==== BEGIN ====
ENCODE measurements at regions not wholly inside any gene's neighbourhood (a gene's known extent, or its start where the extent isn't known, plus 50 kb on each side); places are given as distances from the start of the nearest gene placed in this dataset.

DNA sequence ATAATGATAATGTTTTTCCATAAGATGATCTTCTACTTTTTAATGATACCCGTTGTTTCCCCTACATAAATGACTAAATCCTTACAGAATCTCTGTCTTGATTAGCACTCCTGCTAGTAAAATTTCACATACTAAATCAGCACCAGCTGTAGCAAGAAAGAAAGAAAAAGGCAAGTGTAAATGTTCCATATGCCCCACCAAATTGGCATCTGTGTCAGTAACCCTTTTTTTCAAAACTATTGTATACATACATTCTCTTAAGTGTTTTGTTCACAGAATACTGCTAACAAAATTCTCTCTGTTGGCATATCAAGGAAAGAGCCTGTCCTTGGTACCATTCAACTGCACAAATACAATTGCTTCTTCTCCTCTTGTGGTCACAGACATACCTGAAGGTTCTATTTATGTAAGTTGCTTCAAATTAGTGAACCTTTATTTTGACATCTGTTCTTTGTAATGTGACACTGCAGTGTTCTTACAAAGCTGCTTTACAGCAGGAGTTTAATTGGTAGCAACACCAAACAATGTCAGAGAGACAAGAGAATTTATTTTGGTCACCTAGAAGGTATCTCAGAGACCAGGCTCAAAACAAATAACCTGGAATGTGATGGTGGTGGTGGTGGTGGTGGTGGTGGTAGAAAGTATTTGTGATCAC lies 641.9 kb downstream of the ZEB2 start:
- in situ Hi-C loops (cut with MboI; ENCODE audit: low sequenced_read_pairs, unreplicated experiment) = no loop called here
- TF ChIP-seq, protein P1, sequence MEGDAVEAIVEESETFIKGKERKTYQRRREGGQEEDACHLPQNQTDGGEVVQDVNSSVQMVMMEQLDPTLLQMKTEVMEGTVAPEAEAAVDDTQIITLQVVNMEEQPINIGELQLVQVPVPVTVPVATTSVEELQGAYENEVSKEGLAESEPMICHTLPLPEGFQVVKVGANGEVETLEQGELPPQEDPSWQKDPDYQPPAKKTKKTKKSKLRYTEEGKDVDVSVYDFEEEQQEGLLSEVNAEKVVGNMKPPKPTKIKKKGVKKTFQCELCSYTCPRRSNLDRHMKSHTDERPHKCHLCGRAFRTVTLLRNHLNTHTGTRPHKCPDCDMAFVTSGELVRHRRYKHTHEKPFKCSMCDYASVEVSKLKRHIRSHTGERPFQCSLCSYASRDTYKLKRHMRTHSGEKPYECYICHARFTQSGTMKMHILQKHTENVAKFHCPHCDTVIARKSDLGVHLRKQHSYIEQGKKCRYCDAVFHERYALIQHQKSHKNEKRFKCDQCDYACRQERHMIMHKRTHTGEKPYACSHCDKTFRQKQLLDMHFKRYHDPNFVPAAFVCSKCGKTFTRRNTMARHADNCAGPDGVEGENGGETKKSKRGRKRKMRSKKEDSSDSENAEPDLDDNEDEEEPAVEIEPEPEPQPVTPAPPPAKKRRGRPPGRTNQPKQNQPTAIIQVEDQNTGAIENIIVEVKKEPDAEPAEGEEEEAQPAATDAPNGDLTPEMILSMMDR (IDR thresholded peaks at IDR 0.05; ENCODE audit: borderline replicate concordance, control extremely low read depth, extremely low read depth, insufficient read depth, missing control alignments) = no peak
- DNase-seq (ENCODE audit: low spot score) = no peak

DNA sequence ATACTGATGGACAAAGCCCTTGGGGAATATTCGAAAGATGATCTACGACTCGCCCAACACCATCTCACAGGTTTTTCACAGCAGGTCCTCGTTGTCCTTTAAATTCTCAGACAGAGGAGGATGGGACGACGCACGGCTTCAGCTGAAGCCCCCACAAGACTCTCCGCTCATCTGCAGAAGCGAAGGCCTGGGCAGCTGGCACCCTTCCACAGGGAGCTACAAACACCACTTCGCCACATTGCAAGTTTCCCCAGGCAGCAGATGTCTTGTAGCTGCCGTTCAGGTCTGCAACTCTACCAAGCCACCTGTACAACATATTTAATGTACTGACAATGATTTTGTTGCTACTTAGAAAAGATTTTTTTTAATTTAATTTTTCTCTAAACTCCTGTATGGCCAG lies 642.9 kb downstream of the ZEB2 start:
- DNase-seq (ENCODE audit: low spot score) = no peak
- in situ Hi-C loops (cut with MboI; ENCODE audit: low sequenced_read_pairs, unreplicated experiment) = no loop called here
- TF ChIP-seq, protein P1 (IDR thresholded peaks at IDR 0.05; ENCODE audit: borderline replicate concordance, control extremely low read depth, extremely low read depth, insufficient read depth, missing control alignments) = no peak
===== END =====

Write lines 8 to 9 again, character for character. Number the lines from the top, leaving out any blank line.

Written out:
- in situ Hi-C loops (cut with MboI; ENCODE audit: low sequenced_read_pairs, unreplicated experiment) = no loop called here
- TF ChIP-seq, protein P1 (IDR thresholded peaks at IDR 0.05; ENCODE audit: borderline replicate concordance, control extremely low read depth, extremely low read depth, insufficient read depth, missing control alignments) = no peak